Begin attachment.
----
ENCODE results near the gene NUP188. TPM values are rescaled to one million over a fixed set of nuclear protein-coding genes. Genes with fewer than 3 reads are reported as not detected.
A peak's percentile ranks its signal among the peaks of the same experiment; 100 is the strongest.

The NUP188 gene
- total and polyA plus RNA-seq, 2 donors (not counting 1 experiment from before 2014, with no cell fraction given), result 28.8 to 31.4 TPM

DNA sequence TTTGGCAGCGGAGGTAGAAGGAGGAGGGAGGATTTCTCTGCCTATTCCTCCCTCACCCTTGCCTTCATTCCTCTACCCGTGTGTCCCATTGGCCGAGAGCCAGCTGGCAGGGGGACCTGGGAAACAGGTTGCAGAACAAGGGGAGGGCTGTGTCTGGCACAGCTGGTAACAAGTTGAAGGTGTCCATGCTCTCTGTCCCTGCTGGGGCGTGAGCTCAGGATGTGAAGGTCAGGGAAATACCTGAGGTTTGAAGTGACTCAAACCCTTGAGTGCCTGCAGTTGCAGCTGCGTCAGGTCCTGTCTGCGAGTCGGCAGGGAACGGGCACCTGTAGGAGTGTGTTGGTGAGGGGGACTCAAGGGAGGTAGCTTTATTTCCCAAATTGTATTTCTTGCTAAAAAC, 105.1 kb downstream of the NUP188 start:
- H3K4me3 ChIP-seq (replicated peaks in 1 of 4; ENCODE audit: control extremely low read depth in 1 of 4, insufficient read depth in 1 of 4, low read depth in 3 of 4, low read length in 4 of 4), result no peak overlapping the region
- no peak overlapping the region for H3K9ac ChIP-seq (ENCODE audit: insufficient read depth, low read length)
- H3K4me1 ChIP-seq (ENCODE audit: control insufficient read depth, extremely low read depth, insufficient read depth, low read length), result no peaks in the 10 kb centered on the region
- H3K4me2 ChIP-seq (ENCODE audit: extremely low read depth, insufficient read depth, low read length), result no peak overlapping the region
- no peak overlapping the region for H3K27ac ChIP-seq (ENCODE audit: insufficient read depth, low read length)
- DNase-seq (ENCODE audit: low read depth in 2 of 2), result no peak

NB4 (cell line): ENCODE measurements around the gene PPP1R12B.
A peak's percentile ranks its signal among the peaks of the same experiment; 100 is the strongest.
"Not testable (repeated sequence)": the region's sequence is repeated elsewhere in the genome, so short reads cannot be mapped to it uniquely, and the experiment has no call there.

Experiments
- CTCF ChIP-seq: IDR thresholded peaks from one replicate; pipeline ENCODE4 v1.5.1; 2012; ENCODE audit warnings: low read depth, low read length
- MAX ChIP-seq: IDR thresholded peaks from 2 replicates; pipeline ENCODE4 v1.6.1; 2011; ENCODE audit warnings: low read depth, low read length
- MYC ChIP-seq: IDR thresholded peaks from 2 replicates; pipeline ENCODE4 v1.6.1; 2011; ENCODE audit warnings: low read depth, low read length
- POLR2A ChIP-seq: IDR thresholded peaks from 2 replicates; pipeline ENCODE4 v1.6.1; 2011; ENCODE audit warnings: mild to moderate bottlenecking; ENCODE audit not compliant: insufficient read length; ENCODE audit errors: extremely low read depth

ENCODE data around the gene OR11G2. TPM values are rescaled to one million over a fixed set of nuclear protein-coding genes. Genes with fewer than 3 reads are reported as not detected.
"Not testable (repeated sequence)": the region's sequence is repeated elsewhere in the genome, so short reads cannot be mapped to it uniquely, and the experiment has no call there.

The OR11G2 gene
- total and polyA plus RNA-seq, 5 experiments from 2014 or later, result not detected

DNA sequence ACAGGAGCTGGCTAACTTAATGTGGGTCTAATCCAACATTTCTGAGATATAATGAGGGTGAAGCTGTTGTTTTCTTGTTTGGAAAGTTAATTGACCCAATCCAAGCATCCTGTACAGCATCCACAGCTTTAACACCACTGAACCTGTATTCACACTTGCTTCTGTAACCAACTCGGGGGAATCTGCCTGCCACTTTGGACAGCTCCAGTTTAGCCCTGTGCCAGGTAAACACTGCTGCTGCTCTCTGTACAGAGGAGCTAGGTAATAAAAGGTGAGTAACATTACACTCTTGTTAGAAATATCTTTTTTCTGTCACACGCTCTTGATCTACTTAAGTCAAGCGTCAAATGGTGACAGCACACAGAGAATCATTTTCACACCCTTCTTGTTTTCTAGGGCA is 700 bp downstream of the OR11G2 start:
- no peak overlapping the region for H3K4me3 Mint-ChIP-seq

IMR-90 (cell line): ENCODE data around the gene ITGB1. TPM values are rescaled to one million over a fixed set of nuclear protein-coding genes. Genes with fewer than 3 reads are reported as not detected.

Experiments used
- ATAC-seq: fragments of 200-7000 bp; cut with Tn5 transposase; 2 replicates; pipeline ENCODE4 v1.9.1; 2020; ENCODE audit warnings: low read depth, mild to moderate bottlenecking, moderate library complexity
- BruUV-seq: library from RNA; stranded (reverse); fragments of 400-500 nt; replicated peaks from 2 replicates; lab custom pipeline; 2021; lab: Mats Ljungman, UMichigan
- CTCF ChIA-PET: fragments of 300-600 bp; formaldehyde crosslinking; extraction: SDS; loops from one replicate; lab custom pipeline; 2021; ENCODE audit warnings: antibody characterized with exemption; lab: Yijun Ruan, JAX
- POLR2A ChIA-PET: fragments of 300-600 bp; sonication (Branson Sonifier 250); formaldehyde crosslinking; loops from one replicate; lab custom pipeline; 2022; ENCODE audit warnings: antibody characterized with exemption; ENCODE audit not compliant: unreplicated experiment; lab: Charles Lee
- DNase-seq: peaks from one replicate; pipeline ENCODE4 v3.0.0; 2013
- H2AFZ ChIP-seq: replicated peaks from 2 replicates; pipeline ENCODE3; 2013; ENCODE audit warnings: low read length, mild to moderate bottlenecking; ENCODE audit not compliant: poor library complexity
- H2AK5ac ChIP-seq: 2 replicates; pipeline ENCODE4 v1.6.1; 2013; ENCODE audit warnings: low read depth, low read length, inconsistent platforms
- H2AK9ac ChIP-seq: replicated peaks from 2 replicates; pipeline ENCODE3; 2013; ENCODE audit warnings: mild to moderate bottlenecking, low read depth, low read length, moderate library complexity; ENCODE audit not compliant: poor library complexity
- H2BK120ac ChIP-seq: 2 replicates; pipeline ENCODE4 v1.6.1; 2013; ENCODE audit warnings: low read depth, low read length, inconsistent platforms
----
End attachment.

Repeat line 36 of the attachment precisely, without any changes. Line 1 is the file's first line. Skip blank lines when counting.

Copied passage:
- H2BK120ac ChIP-seq: 2 replicates; pipeline ENCODE4 v1.6.1; 2013; ENCODE audit warnings: low read depth, low read length, inconsistent platforms